Meeting your obligations for decommissioning

Article published in the Regulator | Issue 2: 2019 

When offshore petroleum infrastructure will no longer be used to support petroleum operations a titleholder must remove or otherwise satisfactorily deal with the disused infrastructure. This process is called decommissioning. While there are a number of decision makers involved in the regulation of decommissioning, it is NOPSEMA’s role is to assess the relevant risk management plans for the activity to ensure they meet all safety, well integrity and environmental management requirements.

Typically, decommissioning occurs at the end of petroleum operations but must also be undertaken for any disused infrastructure throughout the life of an offshore petroleum project. NOPSEMA considers the complete removal of infrastructure and the plugging and abandoning of wells as the base case scenario for all offshore decommissioning activities. A titleholder may propose decommissioning options other than the complete removal of infrastructure but the proposed option must deliver equal or better well integrity and environmental outcomes.

NOPSEMA will challenge any arguments made by titleholders that attempt to inaccurately represent the feasibility or practicability of complete removal of infrastructure. For example, when assessing decommissioning options, titleholders should be considering the use of decommissioning campaigns, the availability of nearby rigs and vessels, emerging technology and the collaborative use of decommissioning resources.

Titleholders will often use comparative assessments in their environment plans to assess different options for decommissioning. While options to partly remove, re-use or leave infrastructure in the marine environment may be proposed, titleholders must remember to include the base case scenario for complete removal throughout their evaluation and assessment process. When a decommissioning option is finally selected, NOPSEMA may require the titleholder to provide a range of scientific studies and environmental data to support that selection. For example, a titleholder may choose to identify, measure and assess the value of offshore infrastructure to fish assemblages in a particular geographical location to support their case for leaving infrastructure in the marine environment.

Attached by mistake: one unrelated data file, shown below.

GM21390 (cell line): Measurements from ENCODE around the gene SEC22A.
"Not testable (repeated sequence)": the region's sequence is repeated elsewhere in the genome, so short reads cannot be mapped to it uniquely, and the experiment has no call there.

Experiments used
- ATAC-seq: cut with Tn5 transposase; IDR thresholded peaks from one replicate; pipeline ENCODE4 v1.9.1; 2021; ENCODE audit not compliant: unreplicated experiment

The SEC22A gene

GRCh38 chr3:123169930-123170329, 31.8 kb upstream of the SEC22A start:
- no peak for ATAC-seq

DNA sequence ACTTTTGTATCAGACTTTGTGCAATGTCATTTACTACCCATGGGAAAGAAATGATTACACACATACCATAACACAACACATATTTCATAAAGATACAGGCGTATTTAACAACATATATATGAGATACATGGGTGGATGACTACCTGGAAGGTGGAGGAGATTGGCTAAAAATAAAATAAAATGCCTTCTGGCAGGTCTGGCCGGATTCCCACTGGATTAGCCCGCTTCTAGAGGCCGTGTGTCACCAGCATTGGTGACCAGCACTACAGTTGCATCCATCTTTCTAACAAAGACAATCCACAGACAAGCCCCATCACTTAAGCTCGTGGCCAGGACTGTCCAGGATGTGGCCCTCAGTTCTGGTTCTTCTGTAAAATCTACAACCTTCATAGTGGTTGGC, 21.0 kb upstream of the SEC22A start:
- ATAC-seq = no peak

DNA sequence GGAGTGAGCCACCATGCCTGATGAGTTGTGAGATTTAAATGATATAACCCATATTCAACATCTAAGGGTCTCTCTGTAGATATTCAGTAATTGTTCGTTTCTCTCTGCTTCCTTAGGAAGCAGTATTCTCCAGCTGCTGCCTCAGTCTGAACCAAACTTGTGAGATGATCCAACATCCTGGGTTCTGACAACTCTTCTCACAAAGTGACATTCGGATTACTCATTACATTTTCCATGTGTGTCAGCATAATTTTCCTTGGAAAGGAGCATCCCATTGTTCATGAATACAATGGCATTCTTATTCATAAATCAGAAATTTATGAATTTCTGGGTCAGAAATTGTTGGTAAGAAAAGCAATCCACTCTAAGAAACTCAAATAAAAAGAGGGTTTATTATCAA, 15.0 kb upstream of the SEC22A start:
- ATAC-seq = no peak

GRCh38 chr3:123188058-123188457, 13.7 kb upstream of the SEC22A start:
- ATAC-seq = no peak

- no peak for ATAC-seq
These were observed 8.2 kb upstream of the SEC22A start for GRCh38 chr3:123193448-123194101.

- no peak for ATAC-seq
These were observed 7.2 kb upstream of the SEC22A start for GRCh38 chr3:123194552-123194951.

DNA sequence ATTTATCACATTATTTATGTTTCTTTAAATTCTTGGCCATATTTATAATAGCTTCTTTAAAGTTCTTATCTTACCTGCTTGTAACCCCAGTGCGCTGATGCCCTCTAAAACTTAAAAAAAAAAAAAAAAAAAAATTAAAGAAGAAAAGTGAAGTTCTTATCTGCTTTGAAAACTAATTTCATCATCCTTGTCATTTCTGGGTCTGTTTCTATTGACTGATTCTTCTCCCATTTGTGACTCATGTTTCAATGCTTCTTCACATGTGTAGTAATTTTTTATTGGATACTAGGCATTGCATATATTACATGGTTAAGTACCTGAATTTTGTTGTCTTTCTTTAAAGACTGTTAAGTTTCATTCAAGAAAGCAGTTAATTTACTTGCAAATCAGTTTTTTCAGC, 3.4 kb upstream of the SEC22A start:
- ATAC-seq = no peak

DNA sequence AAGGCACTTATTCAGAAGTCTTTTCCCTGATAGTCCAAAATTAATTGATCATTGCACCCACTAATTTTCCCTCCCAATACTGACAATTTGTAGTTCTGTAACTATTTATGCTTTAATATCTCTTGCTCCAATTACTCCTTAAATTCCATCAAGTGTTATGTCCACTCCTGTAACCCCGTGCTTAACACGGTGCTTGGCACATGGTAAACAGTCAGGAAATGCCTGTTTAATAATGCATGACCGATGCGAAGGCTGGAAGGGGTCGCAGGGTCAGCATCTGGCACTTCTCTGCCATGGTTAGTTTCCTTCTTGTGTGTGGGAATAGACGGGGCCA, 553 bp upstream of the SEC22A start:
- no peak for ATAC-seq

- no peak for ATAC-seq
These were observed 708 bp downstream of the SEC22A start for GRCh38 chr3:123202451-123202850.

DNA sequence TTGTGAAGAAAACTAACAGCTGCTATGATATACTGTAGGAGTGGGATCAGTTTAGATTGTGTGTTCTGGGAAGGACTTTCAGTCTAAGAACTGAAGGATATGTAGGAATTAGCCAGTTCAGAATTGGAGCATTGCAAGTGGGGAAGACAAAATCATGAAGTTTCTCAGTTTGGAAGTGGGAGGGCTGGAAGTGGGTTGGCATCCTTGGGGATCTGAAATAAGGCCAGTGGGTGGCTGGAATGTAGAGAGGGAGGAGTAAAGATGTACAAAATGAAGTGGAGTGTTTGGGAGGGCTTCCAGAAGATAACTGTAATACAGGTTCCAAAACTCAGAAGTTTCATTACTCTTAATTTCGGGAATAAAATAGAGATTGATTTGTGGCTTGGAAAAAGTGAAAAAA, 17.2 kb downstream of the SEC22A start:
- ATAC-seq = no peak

If a titleholder proposes to leave infrastructure in the marine environment, their environment plan must then demonstrate the acceptability of any long term impacts and risks of leaving that infrastructure. In this instance, if a comparative assessment is used, then it is important for titleholders to involve stakeholders early in the development stages of the comparative assessment. This will help to ensure that different viewpoints are captured and stakeholder expectations are understood and considered before any decision on is made on a preferred decommissioning option. NOPSEMA is encouraged to note that industry has commenced discussions aimed at increasing consistency in the approaches that may be taken to evaluate and demonstrate appropriate decommissioning outcomes. NOPSEMA, in conjunction with the Department of Industry, Innovation and Science, will continue engagement with the industry and other stakeholders to ensure that any approach addresses the relevant legislative requirements.

The National Offshore Petroleum Titles Administrator and the Joint Authority will request advice from NOPSEMA prior to making title-related decisions where titles, or parts of titles, are to revert to vacant acreage. NOPSEMA provides advice on matters such as if all property has been removed or alternative arrangements have been made, if wells have been plugged and abandoned, if the conservation and protection of natural resources in the titles is provided for, and if any damage to the seabed or subsoil has been made good.